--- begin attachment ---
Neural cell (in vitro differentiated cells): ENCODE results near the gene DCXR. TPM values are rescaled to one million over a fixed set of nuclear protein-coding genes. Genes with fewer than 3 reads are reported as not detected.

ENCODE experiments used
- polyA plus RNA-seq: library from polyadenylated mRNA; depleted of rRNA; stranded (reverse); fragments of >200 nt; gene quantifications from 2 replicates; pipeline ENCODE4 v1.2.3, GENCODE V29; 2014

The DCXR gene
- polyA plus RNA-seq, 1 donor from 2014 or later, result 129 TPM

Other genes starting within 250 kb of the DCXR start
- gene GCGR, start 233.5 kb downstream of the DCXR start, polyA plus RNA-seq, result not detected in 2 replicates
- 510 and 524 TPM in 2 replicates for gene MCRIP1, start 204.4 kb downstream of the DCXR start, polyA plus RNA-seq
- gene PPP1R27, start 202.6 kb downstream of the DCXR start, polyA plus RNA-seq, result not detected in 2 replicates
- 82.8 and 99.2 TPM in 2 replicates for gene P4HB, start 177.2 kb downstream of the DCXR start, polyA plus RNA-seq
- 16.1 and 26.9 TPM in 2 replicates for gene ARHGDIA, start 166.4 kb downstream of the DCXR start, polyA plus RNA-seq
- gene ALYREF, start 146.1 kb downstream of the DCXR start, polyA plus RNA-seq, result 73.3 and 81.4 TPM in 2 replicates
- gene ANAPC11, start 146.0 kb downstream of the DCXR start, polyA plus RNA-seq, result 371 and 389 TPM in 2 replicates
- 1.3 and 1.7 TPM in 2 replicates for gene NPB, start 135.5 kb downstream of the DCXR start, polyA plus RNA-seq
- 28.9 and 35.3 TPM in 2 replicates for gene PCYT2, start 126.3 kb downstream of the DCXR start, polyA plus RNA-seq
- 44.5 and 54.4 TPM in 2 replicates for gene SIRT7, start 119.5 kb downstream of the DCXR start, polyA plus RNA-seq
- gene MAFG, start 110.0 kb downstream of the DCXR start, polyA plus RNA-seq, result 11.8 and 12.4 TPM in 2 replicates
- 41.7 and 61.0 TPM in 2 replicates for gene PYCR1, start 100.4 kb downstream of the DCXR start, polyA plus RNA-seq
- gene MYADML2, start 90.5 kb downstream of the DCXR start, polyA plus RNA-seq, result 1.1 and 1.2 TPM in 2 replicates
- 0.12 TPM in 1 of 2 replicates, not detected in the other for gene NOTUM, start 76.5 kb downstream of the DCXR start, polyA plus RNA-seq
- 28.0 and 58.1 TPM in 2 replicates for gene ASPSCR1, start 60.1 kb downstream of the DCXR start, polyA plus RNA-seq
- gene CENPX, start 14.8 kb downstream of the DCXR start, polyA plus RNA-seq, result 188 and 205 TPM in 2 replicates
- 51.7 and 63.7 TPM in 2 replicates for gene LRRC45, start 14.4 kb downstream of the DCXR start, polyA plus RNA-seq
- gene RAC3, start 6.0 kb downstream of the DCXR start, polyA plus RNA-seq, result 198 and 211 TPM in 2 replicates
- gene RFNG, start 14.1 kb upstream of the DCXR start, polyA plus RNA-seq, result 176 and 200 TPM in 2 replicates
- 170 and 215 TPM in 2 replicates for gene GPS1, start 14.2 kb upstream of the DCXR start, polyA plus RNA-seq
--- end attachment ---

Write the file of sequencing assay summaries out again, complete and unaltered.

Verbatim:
Neural cell (in vitro differentiated cells): ENCODE results near the gene DCXR. TPM values are rescaled to one million over a fixed set of nuclear protein-coding genes. Genes with fewer than 3 reads are reported as not detected.

ENCODE experiments used
- polyA plus RNA-seq: library from polyadenylated mRNA; depleted of rRNA; stranded (reverse); fragments of >200 nt; gene quantifications from 2 replicates; pipeline ENCODE4 v1.2.3, GENCODE V29; 2014

The DCXR gene
- polyA plus RNA-seq, 1 donor from 2014 or later, result 129 TPM

Other genes starting within 250 kb of the DCXR start
- gene GCGR, start 233.5 kb downstream of the DCXR start, polyA plus RNA-seq, result not detected in 2 replicates
- 510 and 524 TPM in 2 replicates for gene MCRIP1, start 204.4 kb downstream of the DCXR start, polyA plus RNA-seq
- gene PPP1R27, start 202.6 kb downstream of the DCXR start, polyA plus RNA-seq, result not detected in 2 replicates
- 82.8 and 99.2 TPM in 2 replicates for gene P4HB, start 177.2 kb downstream of the DCXR start, polyA plus RNA-seq
- 16.1 and 26.9 TPM in 2 replicates for gene ARHGDIA, start 166.4 kb downstream of the DCXR start, polyA plus RNA-seq
- gene ALYREF, start 146.1 kb downstream of the DCXR start, polyA plus RNA-seq, result 73.3 and 81.4 TPM in 2 replicates
- gene ANAPC11, start 146.0 kb downstream of the DCXR start, polyA plus RNA-seq, result 371 and 389 TPM in 2 replicates
- 1.3 and 1.7 TPM in 2 replicates for gene NPB, start 135.5 kb downstream of the DCXR start, polyA plus RNA-seq
- 28.9 and 35.3 TPM in 2 replicates for gene PCYT2, start 126.3 kb downstream of the DCXR start, polyA plus RNA-seq
- 44.5 and 54.4 TPM in 2 replicates for gene SIRT7, start 119.5 kb downstream of the DCXR start, polyA plus RNA-seq
- gene MAFG, start 110.0 kb downstream of the DCXR start, polyA plus RNA-seq, result 11.8 and 12.4 TPM in 2 replicates
- 41.7 and 61.0 TPM in 2 replicates for gene PYCR1, start 100.4 kb downstream of the DCXR start, polyA plus RNA-seq
- gene MYADML2, start 90.5 kb downstream of the DCXR start, polyA plus RNA-seq, result 1.1 and 1.2 TPM in 2 replicates
- 0.12 TPM in 1 of 2 replicates, not detected in the other for gene NOTUM, start 76.5 kb downstream of the DCXR start, polyA plus RNA-seq
- 28.0 and 58.1 TPM in 2 replicates for gene ASPSCR1, start 60.1 kb downstream of the DCXR start, polyA plus RNA-seq
- gene CENPX, start 14.8 kb downstream of the DCXR start, polyA plus RNA-seq, result 188 and 205 TPM in 2 replicates
- 51.7 and 63.7 TPM in 2 replicates for gene LRRC45, start 14.4 kb downstream of the DCXR start, polyA plus RNA-seq
- gene RAC3, start 6.0 kb downstream of the DCXR start, polyA plus RNA-seq, result 198 and 211 TPM in 2 replicates
- gene RFNG, start 14.1 kb upstream of the DCXR start, polyA plus RNA-seq, result 176 and 200 TPM in 2 replicates
- 170 and 215 TPM in 2 replicates for gene GPS1, start 14.2 kb upstream of the DCXR start, polyA plus RNA-seq